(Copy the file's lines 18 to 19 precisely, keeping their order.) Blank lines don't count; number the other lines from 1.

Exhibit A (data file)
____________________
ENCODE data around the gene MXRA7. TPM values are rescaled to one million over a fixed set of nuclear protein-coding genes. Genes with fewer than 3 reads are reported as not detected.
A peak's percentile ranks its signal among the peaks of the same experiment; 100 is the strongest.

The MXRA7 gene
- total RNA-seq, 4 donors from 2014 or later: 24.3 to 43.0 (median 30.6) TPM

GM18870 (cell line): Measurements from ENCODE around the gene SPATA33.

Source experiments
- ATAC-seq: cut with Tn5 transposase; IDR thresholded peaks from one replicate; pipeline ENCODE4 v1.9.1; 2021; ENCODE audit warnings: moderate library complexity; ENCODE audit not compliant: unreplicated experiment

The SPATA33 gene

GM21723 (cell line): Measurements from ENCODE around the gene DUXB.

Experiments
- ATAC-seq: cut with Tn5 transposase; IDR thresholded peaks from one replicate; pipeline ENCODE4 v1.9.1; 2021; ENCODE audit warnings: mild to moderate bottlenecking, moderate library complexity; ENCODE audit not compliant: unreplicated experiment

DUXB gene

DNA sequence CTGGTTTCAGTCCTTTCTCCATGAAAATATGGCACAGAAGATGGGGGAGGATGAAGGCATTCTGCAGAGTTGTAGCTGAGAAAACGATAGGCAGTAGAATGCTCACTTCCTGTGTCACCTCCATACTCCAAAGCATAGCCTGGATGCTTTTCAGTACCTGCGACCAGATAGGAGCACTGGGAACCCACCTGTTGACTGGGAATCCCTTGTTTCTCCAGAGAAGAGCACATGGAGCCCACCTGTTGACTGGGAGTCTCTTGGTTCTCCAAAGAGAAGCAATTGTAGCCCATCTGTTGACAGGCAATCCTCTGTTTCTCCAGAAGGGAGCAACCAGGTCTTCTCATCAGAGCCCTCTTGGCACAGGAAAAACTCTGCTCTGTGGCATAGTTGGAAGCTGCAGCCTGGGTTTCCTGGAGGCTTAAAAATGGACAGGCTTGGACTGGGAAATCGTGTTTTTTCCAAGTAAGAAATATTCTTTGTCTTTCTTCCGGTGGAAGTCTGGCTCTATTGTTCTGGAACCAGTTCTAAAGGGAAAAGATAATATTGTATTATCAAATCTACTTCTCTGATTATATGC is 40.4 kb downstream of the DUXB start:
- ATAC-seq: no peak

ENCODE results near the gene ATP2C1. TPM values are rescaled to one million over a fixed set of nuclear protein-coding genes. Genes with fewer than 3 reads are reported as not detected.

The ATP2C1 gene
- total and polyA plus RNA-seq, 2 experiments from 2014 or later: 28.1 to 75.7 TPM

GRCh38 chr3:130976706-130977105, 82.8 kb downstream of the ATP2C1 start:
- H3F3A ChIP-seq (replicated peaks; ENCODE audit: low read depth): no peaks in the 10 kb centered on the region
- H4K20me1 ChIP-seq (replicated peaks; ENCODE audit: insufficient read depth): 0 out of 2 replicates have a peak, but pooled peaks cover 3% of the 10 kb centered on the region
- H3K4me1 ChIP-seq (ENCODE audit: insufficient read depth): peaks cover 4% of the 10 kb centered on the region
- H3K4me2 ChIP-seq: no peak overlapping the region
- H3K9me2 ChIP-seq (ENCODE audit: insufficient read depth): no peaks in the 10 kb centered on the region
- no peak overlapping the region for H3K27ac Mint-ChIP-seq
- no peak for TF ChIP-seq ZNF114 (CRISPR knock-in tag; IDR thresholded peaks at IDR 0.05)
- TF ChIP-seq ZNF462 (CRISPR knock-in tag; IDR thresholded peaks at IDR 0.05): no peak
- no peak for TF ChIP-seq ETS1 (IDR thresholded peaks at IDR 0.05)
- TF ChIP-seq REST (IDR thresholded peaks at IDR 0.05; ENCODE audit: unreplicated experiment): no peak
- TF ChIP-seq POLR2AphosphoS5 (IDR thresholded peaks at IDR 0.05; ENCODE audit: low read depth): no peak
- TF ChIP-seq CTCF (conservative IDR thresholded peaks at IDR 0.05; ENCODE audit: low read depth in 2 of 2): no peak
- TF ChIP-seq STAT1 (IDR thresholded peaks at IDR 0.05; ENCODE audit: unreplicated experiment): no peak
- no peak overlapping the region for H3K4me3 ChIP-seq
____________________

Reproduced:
GRCh38 chr3:130976706-130977105, 82.8 kb downstream of the ATP2C1 start:
- H3F3A ChIP-seq (replicated peaks; ENCODE audit: low read depth): no peaks in the 10 kb centered on the region